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July 26, 2014

Dining Al Fresco: Le Fooding

Chefs Ludo Lefebvre and Christina Tosi Revel in a Nostalgic Afternoon Picnic on Rockaway Beach

“In Burgundy, where I’m from, we were very close to nature; we used to eat sandwiches and salads prepared by my grandmother under the trees,” says tattooed master chef Ludo Lefebvre, joining a roster of rotating culinary wizards at Le Fooding’s annual New York bash on Rockaway Beach’s boardwalk. “And when we went hunting we had picnics in the cabin with cassoulet, pâtés and ratatouille.” A playful and sunny affair just steps away from the ocean, the three-day series saw guests dine at brightly painted communal tables to the sounds Jonah Bechtolt and Claire Evans of Yacht on the decks. While Lefebvre prepared veal breast with an airy parmesan cream, dried olives and artichokes, and bonito tuna, urging everyone to “eat with your hands,” the food-happy crowd also lined up for Andrew Field’s cornmeal crostini sopes with grilled fish, crema and guacamole, in the style of his legendary Rockaway Tacos just a few blocks away. “Whenever you’re on a beach, near the sand, it sparks up childhood memories,” says Field, a central figure in the beach’s post-Sandy reconstruction. “Rockaway also reminds me of the New York I grew up in––the community spirit, the multiculturalism.” As for Momofuku Milk Bar’s Christina Tosi, she dreamt up milk-and-cereal and sour cream-grapefruit-lime popsicles, which everyone happily licked while dancing to the sounds of the New York Brass Band. The inspiration came from memories of bright summer days with her family. “I grew up in Virginia and we’d always hang out in the backyard and eat very fresh, light, effervescent dishes.”

Chef Ludo Lefebvre's Ultimate Picnic Playlist

The Clash – “The Magnificent Seven”
New Order – “Blue Monday”
Pixies – “Hey”
Stromae – “Moules Frites”
NTM – “La Fièvre”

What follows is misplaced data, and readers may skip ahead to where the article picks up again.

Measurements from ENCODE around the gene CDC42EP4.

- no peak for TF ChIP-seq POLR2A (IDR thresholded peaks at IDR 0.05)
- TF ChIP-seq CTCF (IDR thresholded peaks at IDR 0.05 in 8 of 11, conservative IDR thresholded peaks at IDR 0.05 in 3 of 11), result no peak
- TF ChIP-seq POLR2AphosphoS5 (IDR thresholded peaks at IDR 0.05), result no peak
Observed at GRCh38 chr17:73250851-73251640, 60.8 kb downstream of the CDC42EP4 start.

Téléphone – “Un Autre Monde”
The Velvet Underground & Nico – “Heroin”

Check out Dining Al Fresco at Petersham Nurseries and Kurobuta.

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Yannick Alléno: The French Revolution

The Parisian Chef Reimagines Modern Cuisine From the Heights of the Alps

“The rhythm of French cuisine has always been dictated by its jus and its sauces—that’s what its DNA is made of, but it’s time to blur the lines,” says award-winning chef Yannick Alléno, the subject of this new short by French filmmaker Frédéric Guelaff. Heard among the incidental sounds of Alpine winds and feet trudging through snow, Alléno narrates the philosophy behind his relaunch of 1947, the top restaurant at the Cheval Blanc hotel in the winter paradise of Courchevel. The gastronomic créateur recently announced his departure from the prestigious Hôtel Meurice, a Parisian palace for which he earned three Michelin stars, to dedicate himself to this high-altitude culinary refuge designed by interior architect Sybille de Margerie, who dressed the locale in white leather and coriander green finishings. Known for pushing research into taste and texture as far as possible, Alléno's current obsession is “extraction,” a new cooking technique that optimizes flavor beyond compare. The results are advanced foods like truffled bread and essence of smoked parmesan, cooked in a vacuum and followed up with “cryoconcentration” to make a powerful elixir that gives a granulated texture to pure liquid. Is this molecular cuisine at its peak? “Not at all,” he says. “I am just thinking about what modern cuisine should be. Everything is put into question and thought of in a new way.” 

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The Carnal Arts

Francis Bacon Inspires a Crimson Portrait of London’s Newman Street Tavern

Photographer Joss McKinley’s depictions of the sinewy foods stored in the underground meat room of London’s Newman Street Tavern chime with some of Francis Bacon’s distorted, blood-red works in today’s juxtaposed series. Bacon’s psychologically charged and carcass-filled canvases reflect on a disadvantaged period in post-war England. The artist saw beauty in the butcher’s shops and abattoirs he visited—a feeling that might be shared by the curious clientele who regularly tiptoe downstairs for a peek into the glass-walled basement of the metropolis’ newest gastronomic destination that is a short walk north from Bacon’s old haunt, Soho. “We try to know as much about where our food comes from as possible and we’re not shy about that,” says Head Chef and Partner Peter Weeden, whose versatile menu offers celebrated seafood dishes such as escabeche of scad alongside carnivorous options like blackface lamb and barley stew. With dry air circulated at a temperature of 36.5-37.4F (2.5-3C), the subterranean room’s contents are reduced to 85 percent of their mass within weeks, intensifying their complex, gamey flavors. The function of the establishment’s hanging meat display is as instructive as it is aesthetic. “We’re a kitchen that makes everything,” explains Weeden. “The meat’s visibility is important so that everyone realizes it’s part of that process.” McKinley’s close-ups evoke the “savage, distressing and historical” qualities he recalls experiencing in the presence of Francis Bacon’s paintings—just in time for Phaidon’s release of a new monograph dedicated to the British artist as part of its Phaidon Focus series. 

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